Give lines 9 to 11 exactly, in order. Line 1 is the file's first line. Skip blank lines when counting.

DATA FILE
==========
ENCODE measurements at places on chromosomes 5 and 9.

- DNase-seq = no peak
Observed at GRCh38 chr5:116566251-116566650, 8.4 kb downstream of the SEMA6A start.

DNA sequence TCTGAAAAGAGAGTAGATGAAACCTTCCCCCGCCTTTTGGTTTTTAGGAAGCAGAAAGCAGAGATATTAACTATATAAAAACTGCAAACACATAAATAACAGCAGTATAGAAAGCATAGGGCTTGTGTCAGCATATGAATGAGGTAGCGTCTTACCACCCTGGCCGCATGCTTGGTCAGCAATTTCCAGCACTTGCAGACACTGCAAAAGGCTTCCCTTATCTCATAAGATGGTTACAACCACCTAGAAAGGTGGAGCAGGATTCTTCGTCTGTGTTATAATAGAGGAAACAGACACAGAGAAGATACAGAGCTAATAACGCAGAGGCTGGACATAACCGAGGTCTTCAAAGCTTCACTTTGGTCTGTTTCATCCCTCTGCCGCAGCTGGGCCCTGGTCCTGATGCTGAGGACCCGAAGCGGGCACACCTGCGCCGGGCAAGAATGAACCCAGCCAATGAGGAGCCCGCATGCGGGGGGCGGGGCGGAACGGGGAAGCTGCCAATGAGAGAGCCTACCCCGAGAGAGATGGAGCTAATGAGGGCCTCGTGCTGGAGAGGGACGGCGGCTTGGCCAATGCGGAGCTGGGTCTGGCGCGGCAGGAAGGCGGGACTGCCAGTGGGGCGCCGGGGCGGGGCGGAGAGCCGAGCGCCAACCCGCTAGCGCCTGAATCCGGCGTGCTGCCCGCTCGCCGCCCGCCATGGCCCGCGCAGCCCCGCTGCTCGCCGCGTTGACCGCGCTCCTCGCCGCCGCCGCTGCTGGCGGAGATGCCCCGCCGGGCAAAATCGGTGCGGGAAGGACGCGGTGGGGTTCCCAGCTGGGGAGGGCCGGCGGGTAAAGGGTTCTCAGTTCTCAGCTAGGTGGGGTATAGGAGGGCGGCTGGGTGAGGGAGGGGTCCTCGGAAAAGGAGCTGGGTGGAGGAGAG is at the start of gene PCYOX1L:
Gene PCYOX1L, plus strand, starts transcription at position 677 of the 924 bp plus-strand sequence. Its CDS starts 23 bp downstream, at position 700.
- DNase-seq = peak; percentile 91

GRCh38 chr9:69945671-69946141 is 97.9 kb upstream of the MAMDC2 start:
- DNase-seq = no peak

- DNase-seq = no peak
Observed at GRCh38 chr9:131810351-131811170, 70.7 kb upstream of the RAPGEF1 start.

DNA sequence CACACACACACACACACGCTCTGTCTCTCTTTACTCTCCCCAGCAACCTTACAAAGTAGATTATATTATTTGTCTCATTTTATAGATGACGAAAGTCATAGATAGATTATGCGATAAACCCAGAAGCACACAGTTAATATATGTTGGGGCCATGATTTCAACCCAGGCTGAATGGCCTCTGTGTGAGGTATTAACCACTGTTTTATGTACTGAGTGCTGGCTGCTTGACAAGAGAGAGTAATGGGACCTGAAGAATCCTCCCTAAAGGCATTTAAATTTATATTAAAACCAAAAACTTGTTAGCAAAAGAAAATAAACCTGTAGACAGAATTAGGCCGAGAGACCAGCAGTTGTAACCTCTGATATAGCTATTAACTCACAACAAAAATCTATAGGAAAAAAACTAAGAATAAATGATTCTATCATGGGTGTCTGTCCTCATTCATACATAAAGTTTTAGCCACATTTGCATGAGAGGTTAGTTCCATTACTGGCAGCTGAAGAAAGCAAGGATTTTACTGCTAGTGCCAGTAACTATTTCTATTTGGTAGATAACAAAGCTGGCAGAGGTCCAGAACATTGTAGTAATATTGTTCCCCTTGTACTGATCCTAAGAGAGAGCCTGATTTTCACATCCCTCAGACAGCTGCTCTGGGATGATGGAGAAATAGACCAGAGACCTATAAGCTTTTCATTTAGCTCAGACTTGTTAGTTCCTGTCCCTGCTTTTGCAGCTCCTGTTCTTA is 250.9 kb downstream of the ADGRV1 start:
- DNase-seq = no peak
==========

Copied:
- DNase-seq = no peak
Observed at GRCh38 chr9:131810351-131811170, 70.7 kb upstream of the RAPGEF1 start.

DNA sequence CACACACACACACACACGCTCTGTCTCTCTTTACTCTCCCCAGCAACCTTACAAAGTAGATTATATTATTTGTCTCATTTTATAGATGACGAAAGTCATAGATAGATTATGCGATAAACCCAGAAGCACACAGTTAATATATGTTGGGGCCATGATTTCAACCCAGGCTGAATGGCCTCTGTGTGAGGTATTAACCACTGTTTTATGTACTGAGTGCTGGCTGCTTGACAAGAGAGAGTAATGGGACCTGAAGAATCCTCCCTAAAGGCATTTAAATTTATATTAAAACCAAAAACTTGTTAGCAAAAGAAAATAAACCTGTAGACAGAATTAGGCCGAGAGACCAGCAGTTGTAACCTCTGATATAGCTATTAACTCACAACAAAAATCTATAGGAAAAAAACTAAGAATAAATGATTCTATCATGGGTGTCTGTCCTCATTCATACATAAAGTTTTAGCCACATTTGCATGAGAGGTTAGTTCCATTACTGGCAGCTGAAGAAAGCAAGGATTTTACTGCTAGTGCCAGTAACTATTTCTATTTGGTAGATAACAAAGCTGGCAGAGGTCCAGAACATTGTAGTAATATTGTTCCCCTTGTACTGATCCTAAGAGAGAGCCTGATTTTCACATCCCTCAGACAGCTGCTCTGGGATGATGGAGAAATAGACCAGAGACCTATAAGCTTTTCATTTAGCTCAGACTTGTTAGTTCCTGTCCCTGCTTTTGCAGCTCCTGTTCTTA is 250.9 kb downstream of the ADGRV1 start: